Prayer journal: week 3, day 4

Lutheran Christians love to sing! Singing in worship has been our heritage and one of our contributions to the Reformation. Martin Luther was the one who introduced congregational singing into the German church; before that, it had been the sole responsibility of a choir. But in order for the people to start singing in worship again, new hymns had to be written.

That means not only was there a time when “A Mighty Fortress” was new to the congregation, a congregation singing at all was new and strange! Words had to be learned and not everyone could read. Did Luther’s congregation find it difficult to get that 3rd line of “A Mighty Fortress” where the melody jumps around a bit? Maybe it was the enthusiasm about the new things God was doing that carried them over the learning curve.

So in keeping with our Lutheran tradition, St. Paul’s has taken the plunge to learn a new setting of the liturgy. Each week we gradually are singing with more confidence. Great work, St. Paul people! (Remember: the word “liturgy” means the “work of the people.”) But at the last minute, one whimsical addition to our singing has been to sign (ASL) some of the liturgical words to help our children get involved. Our signing hands help us remember and sing the words “glory,” “peace,” “hosanna,” “lamb,” “God,” and “mercy.” As I’ve taught the signs to the children and older folks, we’ve noticed that the signs visually help explain what these words mean.

What does this have to do with prayer?

Even if I might look a little strange signing from behind the altar, this is what I’ve re-learned. The part of the liturgy that we sing (and now sign) is a prayer—active, dynamic, dancing prayer. The words are not something we “get through” in order to go on to the next thing. When we finish the sign for “hosanna,” our uplifted hands are in the exact position I use to pray the eucharistic prayer; our song and spoken prayer are one and the same. When I physically reach up and sign for God’s drops of mercy to fall down on us, we are asking with our whole bodies for God’s undeserved mercy now in our communion meal! The lovely sign for “glory” (like little sparklers) grabs my attention and imagination to how wonderful God’s works truly are. Remember the ooh’s and aah’s at a fireworks display? That’s how we look at God in worship.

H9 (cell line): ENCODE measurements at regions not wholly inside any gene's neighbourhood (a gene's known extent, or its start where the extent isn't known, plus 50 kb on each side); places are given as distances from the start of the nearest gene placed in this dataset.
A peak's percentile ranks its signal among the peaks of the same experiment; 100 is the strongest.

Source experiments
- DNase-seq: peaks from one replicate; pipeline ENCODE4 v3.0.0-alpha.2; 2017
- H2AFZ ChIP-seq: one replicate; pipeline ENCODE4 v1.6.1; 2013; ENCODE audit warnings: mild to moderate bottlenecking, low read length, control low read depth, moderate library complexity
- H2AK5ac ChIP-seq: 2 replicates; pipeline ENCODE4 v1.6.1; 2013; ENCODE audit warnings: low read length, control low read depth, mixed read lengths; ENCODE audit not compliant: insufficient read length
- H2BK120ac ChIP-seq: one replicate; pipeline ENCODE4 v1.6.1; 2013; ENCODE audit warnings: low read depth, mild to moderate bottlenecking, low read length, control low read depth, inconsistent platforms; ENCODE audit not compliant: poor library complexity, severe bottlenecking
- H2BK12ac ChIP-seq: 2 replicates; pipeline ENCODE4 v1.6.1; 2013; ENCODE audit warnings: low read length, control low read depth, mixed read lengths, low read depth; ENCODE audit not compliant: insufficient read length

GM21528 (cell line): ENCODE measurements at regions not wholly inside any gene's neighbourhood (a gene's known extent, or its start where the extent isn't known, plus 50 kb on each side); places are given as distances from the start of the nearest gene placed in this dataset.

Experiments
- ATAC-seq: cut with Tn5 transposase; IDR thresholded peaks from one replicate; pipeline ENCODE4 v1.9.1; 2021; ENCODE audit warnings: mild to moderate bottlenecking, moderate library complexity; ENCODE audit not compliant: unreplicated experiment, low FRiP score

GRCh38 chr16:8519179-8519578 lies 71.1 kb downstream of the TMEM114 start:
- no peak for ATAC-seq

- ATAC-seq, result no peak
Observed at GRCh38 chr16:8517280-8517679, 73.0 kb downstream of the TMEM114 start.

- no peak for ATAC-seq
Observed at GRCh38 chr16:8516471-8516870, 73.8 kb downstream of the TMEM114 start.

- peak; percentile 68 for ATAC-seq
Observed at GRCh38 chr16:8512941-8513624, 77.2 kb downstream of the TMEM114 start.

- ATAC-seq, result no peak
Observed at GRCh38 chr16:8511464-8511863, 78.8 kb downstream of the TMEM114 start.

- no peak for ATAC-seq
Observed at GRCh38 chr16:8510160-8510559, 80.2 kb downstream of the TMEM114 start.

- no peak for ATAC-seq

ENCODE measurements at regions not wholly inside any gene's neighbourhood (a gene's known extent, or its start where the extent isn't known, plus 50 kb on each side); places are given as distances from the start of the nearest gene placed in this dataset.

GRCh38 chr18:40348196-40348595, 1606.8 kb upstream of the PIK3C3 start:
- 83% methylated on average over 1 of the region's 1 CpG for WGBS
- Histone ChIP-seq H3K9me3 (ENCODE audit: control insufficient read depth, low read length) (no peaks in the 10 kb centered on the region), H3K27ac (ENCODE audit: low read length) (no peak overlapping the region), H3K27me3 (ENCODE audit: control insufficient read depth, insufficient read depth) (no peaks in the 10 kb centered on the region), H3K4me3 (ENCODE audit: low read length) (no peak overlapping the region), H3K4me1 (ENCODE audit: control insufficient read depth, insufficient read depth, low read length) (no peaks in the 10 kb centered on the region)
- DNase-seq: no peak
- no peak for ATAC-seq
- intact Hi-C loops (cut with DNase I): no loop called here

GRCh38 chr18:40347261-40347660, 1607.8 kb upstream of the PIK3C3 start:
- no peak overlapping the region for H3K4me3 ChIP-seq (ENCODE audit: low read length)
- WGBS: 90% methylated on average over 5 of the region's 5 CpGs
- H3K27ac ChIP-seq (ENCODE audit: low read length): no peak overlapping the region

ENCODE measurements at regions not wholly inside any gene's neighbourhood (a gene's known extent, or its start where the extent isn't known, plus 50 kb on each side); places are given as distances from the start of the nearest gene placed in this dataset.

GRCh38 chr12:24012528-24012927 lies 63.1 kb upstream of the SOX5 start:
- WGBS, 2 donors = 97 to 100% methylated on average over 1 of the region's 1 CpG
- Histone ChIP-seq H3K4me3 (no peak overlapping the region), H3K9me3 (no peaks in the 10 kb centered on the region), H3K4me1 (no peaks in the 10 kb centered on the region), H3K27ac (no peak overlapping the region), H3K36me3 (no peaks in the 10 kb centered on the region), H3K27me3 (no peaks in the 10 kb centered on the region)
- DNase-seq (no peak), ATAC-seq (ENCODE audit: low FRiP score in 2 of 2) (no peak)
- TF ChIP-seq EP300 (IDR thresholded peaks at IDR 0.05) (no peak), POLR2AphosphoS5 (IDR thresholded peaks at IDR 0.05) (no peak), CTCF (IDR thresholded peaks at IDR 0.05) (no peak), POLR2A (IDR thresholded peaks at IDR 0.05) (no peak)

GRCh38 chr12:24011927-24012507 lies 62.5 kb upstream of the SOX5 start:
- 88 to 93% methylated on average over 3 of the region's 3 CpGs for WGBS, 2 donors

Yes, we are Lutheran Christians and we love to sing…especially when our singing becomes more like the active, praise-filled conversation with an awesome God. That’s the kind of prayer that it was always meant to be.

Comments

  1. We’ve had some wonderful presentations in our adult ed on music — most of them from a Jewish college professor who specializes in medieval and Renaissance music! He did a presentation on Reformation music one day and explained that the tune of A Mighty Fortress originally belonged to a drinking song, well known in German pubs.

    I suppose that means that the 3rd line might or might not have been a challenge, depending upon your condition when you learned it.

  2. I’ve heard the story too. Can’t you see a bunch of steins raised and swaying to the precurser tune in the biergarten?